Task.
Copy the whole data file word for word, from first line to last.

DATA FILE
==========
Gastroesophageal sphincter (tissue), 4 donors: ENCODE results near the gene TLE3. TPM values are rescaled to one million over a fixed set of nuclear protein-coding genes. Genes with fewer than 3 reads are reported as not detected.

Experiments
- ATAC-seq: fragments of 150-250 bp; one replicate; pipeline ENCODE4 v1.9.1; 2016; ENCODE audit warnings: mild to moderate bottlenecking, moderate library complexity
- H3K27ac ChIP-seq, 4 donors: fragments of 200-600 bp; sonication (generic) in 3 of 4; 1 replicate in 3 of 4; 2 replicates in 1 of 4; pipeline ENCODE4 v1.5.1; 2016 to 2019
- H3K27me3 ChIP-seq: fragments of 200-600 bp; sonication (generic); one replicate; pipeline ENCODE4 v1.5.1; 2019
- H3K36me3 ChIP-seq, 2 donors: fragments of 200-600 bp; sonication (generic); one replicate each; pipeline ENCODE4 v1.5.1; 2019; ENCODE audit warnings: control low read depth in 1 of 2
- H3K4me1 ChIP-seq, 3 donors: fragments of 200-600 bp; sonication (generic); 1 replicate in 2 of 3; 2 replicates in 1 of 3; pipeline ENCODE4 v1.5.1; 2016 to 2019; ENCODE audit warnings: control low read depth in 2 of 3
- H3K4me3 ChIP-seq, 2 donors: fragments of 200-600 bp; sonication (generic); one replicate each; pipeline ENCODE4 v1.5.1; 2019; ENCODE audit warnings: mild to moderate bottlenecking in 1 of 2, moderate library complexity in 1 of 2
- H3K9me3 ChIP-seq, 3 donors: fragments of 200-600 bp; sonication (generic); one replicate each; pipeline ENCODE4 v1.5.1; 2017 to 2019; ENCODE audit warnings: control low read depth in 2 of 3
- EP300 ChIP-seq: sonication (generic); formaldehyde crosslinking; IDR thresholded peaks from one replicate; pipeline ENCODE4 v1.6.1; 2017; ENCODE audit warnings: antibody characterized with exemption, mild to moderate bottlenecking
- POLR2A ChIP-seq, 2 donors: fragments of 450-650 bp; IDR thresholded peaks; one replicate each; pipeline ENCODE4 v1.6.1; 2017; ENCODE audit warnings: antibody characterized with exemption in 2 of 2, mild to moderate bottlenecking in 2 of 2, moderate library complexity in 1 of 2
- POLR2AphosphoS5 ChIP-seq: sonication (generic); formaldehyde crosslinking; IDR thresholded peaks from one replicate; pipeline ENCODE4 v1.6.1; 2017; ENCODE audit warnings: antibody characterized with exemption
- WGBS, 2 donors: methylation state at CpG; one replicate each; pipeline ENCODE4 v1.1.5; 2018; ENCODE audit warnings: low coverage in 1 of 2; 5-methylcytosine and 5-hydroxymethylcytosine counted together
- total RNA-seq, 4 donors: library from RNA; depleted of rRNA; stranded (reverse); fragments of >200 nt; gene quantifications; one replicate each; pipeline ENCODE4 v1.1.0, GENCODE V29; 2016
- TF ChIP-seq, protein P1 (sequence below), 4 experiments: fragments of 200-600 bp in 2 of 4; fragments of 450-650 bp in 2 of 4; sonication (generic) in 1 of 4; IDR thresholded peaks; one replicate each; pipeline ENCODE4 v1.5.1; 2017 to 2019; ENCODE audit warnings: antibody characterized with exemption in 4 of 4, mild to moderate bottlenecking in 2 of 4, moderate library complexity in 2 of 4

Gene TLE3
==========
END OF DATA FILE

Gastroesophageal sphincter (tissue), 4 donors: ENCODE results near the gene TLE3. TPM values are rescaled to one million over a fixed set of nuclear protein-coding genes. Genes with fewer than 3 reads are reported as not detected.

Experiments
- ATAC-seq: fragments of 150-250 bp; one replicate; pipeline ENCODE4 v1.9.1; 2016; ENCODE audit warnings: mild to moderate bottlenecking, moderate library complexity
- H3K27ac ChIP-seq, 4 donors: fragments of 200-600 bp; sonication (generic) in 3 of 4; 1 replicate in 3 of 4; 2 replicates in 1 of 4; pipeline ENCODE4 v1.5.1; 2016 to 2019
- H3K27me3 ChIP-seq: fragments of 200-600 bp; sonication (generic); one replicate; pipeline ENCODE4 v1.5.1; 2019
- H3K36me3 ChIP-seq, 2 donors: fragments of 200-600 bp; sonication (generic); one replicate each; pipeline ENCODE4 v1.5.1; 2019; ENCODE audit warnings: control low read depth in 1 of 2
- H3K4me1 ChIP-seq, 3 donors: fragments of 200-600 bp; sonication (generic); 1 replicate in 2 of 3; 2 replicates in 1 of 3; pipeline ENCODE4 v1.5.1; 2016 to 2019; ENCODE audit warnings: control low read depth in 2 of 3
- H3K4me3 ChIP-seq, 2 donors: fragments of 200-600 bp; sonication (generic); one replicate each; pipeline ENCODE4 v1.5.1; 2019; ENCODE audit warnings: mild to moderate bottlenecking in 1 of 2, moderate library complexity in 1 of 2
- H3K9me3 ChIP-seq, 3 donors: fragments of 200-600 bp; sonication (generic); one replicate each; pipeline ENCODE4 v1.5.1; 2017 to 2019; ENCODE audit warnings: control low read depth in 2 of 3
- EP300 ChIP-seq: sonication (generic); formaldehyde crosslinking; IDR thresholded peaks from one replicate; pipeline ENCODE4 v1.6.1; 2017; ENCODE audit warnings: antibody characterized with exemption, mild to moderate bottlenecking
- POLR2A ChIP-seq, 2 donors: fragments of 450-650 bp; IDR thresholded peaks; one replicate each; pipeline ENCODE4 v1.6.1; 2017; ENCODE audit warnings: antibody characterized with exemption in 2 of 2, mild to moderate bottlenecking in 2 of 2, moderate library complexity in 1 of 2
- POLR2AphosphoS5 ChIP-seq: sonication (generic); formaldehyde crosslinking; IDR thresholded peaks from one replicate; pipeline ENCODE4 v1.6.1; 2017; ENCODE audit warnings: antibody characterized with exemption
- WGBS, 2 donors: methylation state at CpG; one replicate each; pipeline ENCODE4 v1.1.5; 2018; ENCODE audit warnings: low coverage in 1 of 2; 5-methylcytosine and 5-hydroxymethylcytosine counted together
- total RNA-seq, 4 donors: library from RNA; depleted of rRNA; stranded (reverse); fragments of >200 nt; gene quantifications; one replicate each; pipeline ENCODE4 v1.1.0, GENCODE V29; 2016
- TF ChIP-seq, protein P1 (sequence below), 4 experiments: fragments of 200-600 bp in 2 of 4; fragments of 450-650 bp in 2 of 4; sonication (generic) in 1 of 4; IDR thresholded peaks; one replicate each; pipeline ENCODE4 v1.5.1; 2017 to 2019; ENCODE audit warnings: antibody characterized with exemption in 4 of 4, mild to moderate bottlenecking in 2 of 4, moderate library complexity in 2 of 4

Gene TLE3